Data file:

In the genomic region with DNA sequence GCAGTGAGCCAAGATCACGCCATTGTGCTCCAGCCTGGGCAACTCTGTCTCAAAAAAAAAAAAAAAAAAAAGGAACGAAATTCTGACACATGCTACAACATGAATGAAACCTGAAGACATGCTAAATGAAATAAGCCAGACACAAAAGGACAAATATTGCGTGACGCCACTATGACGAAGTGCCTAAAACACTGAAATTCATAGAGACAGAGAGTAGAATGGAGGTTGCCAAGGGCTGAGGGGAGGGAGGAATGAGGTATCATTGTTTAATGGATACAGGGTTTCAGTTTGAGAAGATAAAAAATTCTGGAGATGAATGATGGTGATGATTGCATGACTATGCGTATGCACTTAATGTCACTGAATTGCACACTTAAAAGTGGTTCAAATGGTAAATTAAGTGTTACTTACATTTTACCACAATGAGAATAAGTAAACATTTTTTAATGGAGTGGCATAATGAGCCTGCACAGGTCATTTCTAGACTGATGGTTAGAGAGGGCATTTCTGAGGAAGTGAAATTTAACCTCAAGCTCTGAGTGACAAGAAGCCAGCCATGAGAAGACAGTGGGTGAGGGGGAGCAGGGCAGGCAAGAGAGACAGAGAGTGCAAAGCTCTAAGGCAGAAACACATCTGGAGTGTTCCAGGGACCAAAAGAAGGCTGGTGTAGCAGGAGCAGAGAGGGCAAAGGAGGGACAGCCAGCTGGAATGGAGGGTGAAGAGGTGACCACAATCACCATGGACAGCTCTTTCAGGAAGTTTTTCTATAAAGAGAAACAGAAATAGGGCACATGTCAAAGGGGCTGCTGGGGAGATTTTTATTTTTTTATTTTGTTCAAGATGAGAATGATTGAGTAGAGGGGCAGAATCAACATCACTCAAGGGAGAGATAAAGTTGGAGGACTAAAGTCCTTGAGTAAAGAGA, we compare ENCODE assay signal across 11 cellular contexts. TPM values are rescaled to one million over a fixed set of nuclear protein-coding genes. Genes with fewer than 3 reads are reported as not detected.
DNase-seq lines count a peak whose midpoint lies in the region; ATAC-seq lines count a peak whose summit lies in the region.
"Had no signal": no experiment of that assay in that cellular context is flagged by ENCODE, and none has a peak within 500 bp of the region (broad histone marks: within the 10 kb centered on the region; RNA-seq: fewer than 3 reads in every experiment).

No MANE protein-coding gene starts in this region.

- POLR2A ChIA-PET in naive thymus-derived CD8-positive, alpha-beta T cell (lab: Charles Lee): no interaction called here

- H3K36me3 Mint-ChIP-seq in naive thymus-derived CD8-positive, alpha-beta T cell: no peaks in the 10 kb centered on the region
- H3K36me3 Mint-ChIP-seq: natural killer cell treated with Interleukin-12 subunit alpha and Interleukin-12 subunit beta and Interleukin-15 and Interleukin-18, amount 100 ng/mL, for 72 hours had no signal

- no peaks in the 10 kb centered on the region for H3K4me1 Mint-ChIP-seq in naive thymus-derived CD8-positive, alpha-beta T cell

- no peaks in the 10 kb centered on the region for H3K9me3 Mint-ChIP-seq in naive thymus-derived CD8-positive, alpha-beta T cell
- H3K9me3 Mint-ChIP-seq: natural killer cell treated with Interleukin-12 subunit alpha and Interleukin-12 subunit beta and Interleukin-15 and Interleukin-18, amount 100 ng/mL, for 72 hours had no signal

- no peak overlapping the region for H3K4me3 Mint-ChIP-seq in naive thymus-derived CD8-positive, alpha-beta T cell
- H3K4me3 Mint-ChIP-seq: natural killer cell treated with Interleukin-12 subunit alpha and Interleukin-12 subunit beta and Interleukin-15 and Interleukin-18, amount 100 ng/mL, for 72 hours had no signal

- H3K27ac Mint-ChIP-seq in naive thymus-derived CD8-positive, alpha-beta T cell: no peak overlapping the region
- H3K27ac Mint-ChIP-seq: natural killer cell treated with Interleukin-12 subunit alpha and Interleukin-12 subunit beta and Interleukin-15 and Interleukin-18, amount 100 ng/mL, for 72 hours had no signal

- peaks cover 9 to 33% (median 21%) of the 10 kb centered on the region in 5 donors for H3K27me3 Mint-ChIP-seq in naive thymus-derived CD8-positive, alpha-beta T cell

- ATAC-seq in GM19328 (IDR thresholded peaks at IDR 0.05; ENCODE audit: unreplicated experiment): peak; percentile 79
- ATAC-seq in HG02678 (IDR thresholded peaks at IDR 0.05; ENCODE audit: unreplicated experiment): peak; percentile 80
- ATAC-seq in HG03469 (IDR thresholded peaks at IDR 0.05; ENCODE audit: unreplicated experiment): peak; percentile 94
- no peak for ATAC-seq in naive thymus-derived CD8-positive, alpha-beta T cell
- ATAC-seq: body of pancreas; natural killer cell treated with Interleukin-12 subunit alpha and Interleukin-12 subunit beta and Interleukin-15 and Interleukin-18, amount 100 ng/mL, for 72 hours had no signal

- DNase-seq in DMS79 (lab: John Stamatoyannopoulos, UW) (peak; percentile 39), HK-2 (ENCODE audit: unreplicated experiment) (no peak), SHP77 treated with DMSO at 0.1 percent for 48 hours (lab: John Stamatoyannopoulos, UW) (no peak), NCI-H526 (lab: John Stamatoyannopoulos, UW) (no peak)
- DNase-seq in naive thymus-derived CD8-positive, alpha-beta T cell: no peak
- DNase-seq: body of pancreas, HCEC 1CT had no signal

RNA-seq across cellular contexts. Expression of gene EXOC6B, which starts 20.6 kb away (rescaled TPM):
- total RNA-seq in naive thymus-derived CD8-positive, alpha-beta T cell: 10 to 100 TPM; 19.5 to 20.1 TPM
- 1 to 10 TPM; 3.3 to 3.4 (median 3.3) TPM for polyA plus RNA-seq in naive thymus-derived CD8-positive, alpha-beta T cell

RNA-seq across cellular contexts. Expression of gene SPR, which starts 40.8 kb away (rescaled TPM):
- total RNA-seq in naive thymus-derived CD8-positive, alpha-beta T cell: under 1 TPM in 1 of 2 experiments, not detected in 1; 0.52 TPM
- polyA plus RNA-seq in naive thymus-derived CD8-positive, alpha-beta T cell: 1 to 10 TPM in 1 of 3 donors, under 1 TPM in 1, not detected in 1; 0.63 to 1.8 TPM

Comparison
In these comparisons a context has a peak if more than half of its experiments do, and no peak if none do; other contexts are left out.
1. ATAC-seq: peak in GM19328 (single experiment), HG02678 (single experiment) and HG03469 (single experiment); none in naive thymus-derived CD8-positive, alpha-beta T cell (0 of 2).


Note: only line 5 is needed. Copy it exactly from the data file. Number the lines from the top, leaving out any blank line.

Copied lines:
- POLR2A ChIA-PET in naive thymus-derived CD8-positive, alpha-beta T cell (lab: Charles Lee): no interaction called here